Sandvik Additive Manufacturing recently introduced the first diamond composite product ever to be 3D-printed diamond composite part — demonstrating that super-hard materials can be produced in complex shapes for industrial applications. The diamond was exhibited recently at the RAPID + TCT event in Detroit.
Diamond, well known as nature’s hardest material, is a critical element for wear-resistant tooling used in machining. Other industrial uses may be found in mining, and even more critical applications include medical implant design and product.
Since 1953 it has been possible to produce synthetic diamond, but because that material so hard and difficult to machine it’s very difficult to form into complex shapes. Production of super-hard diamond materials has allowed for a just few simple geometric configurations to be formed.
Now, using additive manufacturing and a customized, proprietary post-processing method, Sandvik has arrived at a way to 3D-print diamond composites that can be formed into various shapes.
The difference between Sandvik’s innovation and natural or synthetic diamond is that Sandvik’s is a composite material: Most of the material is diamond, but to make it printable and dense it is cemented into a very hard matrix material, keeping the most important physical properties of pure diamond.
As a result of this (patented) development, diamond components can be created, “application ready” in very complex shapes, with no need for further machining. “Historically, 3D printing in diamond was something that none of us imagined was achievable,” explained Anders Ohlsson, delivery manager at Sandvik Additive Manufacturing.
“On seeing its potential, we began to wonder what else would be possible from 3D-printing complex shapes in a material that is three times stiffer than steel, with heat conductivity higher than copper, the thermal expansion close to Invar – and with a density close to aluminum,” he continued.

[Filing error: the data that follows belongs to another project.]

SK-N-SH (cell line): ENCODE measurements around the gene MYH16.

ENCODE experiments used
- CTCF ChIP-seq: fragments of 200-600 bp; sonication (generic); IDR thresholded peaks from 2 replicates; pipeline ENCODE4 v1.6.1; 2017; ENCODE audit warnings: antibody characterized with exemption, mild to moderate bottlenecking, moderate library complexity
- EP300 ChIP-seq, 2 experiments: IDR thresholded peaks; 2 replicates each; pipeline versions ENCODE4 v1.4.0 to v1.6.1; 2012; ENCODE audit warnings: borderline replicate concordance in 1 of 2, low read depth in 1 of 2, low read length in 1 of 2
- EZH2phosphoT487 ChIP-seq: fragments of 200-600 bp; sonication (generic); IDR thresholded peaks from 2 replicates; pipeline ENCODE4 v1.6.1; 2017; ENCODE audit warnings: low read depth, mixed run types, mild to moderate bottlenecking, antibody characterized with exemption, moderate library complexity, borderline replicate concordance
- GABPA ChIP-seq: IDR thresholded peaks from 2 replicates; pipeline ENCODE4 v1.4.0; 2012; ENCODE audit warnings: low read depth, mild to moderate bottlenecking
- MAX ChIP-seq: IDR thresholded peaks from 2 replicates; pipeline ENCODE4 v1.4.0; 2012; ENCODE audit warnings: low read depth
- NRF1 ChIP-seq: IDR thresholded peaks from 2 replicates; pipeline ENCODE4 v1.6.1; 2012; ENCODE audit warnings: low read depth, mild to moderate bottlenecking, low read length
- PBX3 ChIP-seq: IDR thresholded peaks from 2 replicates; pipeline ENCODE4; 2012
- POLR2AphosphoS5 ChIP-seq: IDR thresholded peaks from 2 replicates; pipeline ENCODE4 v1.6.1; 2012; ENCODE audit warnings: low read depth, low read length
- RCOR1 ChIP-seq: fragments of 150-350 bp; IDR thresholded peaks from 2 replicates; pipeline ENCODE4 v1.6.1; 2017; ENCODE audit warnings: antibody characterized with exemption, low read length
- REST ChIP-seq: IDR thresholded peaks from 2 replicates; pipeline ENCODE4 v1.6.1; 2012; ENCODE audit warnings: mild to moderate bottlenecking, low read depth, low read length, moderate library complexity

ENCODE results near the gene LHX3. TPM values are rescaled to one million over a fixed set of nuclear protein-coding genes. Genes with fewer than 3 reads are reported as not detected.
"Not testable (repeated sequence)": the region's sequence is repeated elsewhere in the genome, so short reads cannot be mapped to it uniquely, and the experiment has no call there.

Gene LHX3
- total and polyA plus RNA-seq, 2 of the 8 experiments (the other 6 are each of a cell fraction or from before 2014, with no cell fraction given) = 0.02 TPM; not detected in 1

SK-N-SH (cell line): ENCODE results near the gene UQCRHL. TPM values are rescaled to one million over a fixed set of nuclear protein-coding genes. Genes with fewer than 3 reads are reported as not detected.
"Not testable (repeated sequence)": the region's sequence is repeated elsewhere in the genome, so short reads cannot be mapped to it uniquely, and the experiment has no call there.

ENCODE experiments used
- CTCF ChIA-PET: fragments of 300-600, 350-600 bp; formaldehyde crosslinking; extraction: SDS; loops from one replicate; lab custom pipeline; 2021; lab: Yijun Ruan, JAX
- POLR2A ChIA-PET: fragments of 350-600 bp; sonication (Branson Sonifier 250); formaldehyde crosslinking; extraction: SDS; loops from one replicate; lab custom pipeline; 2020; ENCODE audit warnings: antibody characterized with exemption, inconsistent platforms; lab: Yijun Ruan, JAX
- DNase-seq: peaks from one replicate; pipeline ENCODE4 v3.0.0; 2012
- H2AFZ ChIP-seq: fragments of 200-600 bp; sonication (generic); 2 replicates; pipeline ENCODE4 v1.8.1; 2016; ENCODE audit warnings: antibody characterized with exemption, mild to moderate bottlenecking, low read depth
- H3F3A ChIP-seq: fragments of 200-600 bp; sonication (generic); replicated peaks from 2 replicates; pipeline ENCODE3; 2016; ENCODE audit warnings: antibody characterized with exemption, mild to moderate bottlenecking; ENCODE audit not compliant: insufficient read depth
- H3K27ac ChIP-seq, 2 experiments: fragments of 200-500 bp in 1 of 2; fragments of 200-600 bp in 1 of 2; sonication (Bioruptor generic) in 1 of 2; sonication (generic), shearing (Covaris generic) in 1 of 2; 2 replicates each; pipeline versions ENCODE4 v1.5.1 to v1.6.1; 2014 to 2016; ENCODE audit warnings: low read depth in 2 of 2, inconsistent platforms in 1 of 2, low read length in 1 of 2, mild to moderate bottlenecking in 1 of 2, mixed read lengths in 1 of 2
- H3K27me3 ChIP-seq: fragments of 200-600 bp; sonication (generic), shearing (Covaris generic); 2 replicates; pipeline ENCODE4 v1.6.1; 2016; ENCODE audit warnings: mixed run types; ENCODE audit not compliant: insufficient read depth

“These benefits make us believe that you will see this diamond composite in new advanced industrial applications ranging from wear parts to space programs, in just a few years from now.”
“The additive manufacturing process used is highly advanced,” explained Mikael Schuisky, head of R&D and Operations at Sandvik Additive Manufacturing. “We are printing in a slurry consisting of diamond powder and polymer using a method called stereolithography, where complex parts are produced, layer by layer, using ultraviolet light.”
But, what follows is even more demanding. Sandvik has developed a proprietary post-processing method making it possible to achieve the exact properties of the super-hard diamond composite.
“This step was extremely complicated,” according to Schuisky. “However, after extensive R&D efforts and several trials we managed to take control over the process and made the first 3D-printed diamond composite.”
“Rather than looking to actually develop completely new materials, today the big push within the industry involves the often-radical restructuring of existing materials,” observed Annika Borgenstam, professor at the Department of Materials Science and Engineering at KTH Royal Institute of Technology, Stockholm.
“Using revolutionary new processes, such as additive manufacturing, will open up completely new ways of using the same types of materials that we have today, by building in the properties that we need,” she added.
Another advantage of additive manufacturing is that it allows engineers to minimize material waste. The diamond powder in Sandvik’s process can be extracted from the polymer in the slurry after the printing, and then recycled and reused in another print-job.
The diamond composite has been tested and found to have extremely high hardness, exceptional heat conductivity, while also possessing low density, very good thermal expansion and fantastic corrosion resistance.
“We now have the ability to create strong diamond composites in very complex shapes through additive manufacturing, which fundamentally will change the way industries will be able to use this material. As of now, the only limit to how this super-hard material can be shaped and used is down to the designer’s imagination,” Mikael Schuisky concluded.